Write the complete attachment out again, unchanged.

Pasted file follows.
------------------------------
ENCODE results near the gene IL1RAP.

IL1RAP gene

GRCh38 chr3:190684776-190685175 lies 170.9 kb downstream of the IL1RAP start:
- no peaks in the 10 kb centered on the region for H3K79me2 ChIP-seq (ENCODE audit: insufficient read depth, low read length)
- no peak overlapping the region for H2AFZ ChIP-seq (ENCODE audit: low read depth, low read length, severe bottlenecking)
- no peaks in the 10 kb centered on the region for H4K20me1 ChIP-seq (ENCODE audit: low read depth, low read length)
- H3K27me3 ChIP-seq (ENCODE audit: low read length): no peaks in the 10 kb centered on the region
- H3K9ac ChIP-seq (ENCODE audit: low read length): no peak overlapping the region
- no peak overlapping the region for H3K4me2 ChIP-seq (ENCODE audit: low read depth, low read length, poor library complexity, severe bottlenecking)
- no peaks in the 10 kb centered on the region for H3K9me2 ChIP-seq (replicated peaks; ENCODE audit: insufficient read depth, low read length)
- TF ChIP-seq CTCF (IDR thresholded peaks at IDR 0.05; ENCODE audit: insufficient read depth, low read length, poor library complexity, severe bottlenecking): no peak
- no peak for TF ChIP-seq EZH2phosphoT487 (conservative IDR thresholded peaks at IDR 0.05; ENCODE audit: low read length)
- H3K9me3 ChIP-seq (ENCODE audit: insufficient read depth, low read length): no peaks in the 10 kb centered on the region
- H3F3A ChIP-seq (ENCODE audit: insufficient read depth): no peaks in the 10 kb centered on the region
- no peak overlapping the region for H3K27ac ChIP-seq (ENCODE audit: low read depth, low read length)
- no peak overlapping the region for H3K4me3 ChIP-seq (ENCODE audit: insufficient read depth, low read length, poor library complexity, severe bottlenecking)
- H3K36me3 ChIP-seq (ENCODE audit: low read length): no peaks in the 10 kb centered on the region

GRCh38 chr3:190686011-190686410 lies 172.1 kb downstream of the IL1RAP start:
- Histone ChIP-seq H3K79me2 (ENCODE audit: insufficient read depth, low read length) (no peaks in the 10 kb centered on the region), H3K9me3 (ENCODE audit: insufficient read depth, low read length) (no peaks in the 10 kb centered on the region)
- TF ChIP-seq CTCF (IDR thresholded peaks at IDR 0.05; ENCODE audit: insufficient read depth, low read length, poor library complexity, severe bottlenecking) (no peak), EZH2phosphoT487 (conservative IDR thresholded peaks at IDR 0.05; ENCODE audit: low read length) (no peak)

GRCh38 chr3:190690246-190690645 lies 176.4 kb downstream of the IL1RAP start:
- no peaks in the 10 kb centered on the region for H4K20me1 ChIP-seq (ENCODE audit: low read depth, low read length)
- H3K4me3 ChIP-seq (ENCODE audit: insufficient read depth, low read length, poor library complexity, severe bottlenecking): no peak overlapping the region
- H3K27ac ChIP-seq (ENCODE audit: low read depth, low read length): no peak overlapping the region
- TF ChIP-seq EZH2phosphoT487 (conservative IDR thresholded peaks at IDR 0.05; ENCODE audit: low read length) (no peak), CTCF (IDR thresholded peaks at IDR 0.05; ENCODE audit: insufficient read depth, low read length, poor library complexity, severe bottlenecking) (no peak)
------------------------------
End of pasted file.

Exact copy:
ENCODE results near the gene IL1RAP.

IL1RAP gene

GRCh38 chr3:190684776-190685175 lies 170.9 kb downstream of the IL1RAP start:
- no peaks in the 10 kb centered on the region for H3K79me2 ChIP-seq (ENCODE audit: insufficient read depth, low read length)
- no peak overlapping the region for H2AFZ ChIP-seq (ENCODE audit: low read depth, low read length, severe bottlenecking)
- no peaks in the 10 kb centered on the region for H4K20me1 ChIP-seq (ENCODE audit: low read depth, low read length)
- H3K27me3 ChIP-seq (ENCODE audit: low read length): no peaks in the 10 kb centered on the region
- H3K9ac ChIP-seq (ENCODE audit: low read length): no peak overlapping the region
- no peak overlapping the region for H3K4me2 ChIP-seq (ENCODE audit: low read depth, low read length, poor library complexity, severe bottlenecking)
- no peaks in the 10 kb centered on the region for H3K9me2 ChIP-seq (replicated peaks; ENCODE audit: insufficient read depth, low read length)
- TF ChIP-seq CTCF (IDR thresholded peaks at IDR 0.05; ENCODE audit: insufficient read depth, low read length, poor library complexity, severe bottlenecking): no peak
- no peak for TF ChIP-seq EZH2phosphoT487 (conservative IDR thresholded peaks at IDR 0.05; ENCODE audit: low read length)
- H3K9me3 ChIP-seq (ENCODE audit: insufficient read depth, low read length): no peaks in the 10 kb centered on the region
- H3F3A ChIP-seq (ENCODE audit: insufficient read depth): no peaks in the 10 kb centered on the region
- no peak overlapping the region for H3K27ac ChIP-seq (ENCODE audit: low read depth, low read length)
- no peak overlapping the region for H3K4me3 ChIP-seq (ENCODE audit: insufficient read depth, low read length, poor library complexity, severe bottlenecking)
- H3K36me3 ChIP-seq (ENCODE audit: low read length): no peaks in the 10 kb centered on the region

GRCh38 chr3:190686011-190686410 lies 172.1 kb downstream of the IL1RAP start:
- Histone ChIP-seq H3K79me2 (ENCODE audit: insufficient read depth, low read length) (no peaks in the 10 kb centered on the region), H3K9me3 (ENCODE audit: insufficient read depth, low read length) (no peaks in the 10 kb centered on the region)
- TF ChIP-seq CTCF (IDR thresholded peaks at IDR 0.05; ENCODE audit: insufficient read depth, low read length, poor library complexity, severe bottlenecking) (no peak), EZH2phosphoT487 (conservative IDR thresholded peaks at IDR 0.05; ENCODE audit: low read length) (no peak)

GRCh38 chr3:190690246-190690645 lies 176.4 kb downstream of the IL1RAP start:
- no peaks in the 10 kb centered on the region for H4K20me1 ChIP-seq (ENCODE audit: low read depth, low read length)
- H3K4me3 ChIP-seq (ENCODE audit: insufficient read depth, low read length, poor library complexity, severe bottlenecking): no peak overlapping the region
- H3K27ac ChIP-seq (ENCODE audit: low read depth, low read length): no peak overlapping the region
- TF ChIP-seq EZH2phosphoT487 (conservative IDR thresholded peaks at IDR 0.05; ENCODE audit: low read length) (no peak), CTCF (IDR thresholded peaks at IDR 0.05; ENCODE audit: insufficient read depth, low read length, poor library complexity, severe bottlenecking) (no peak)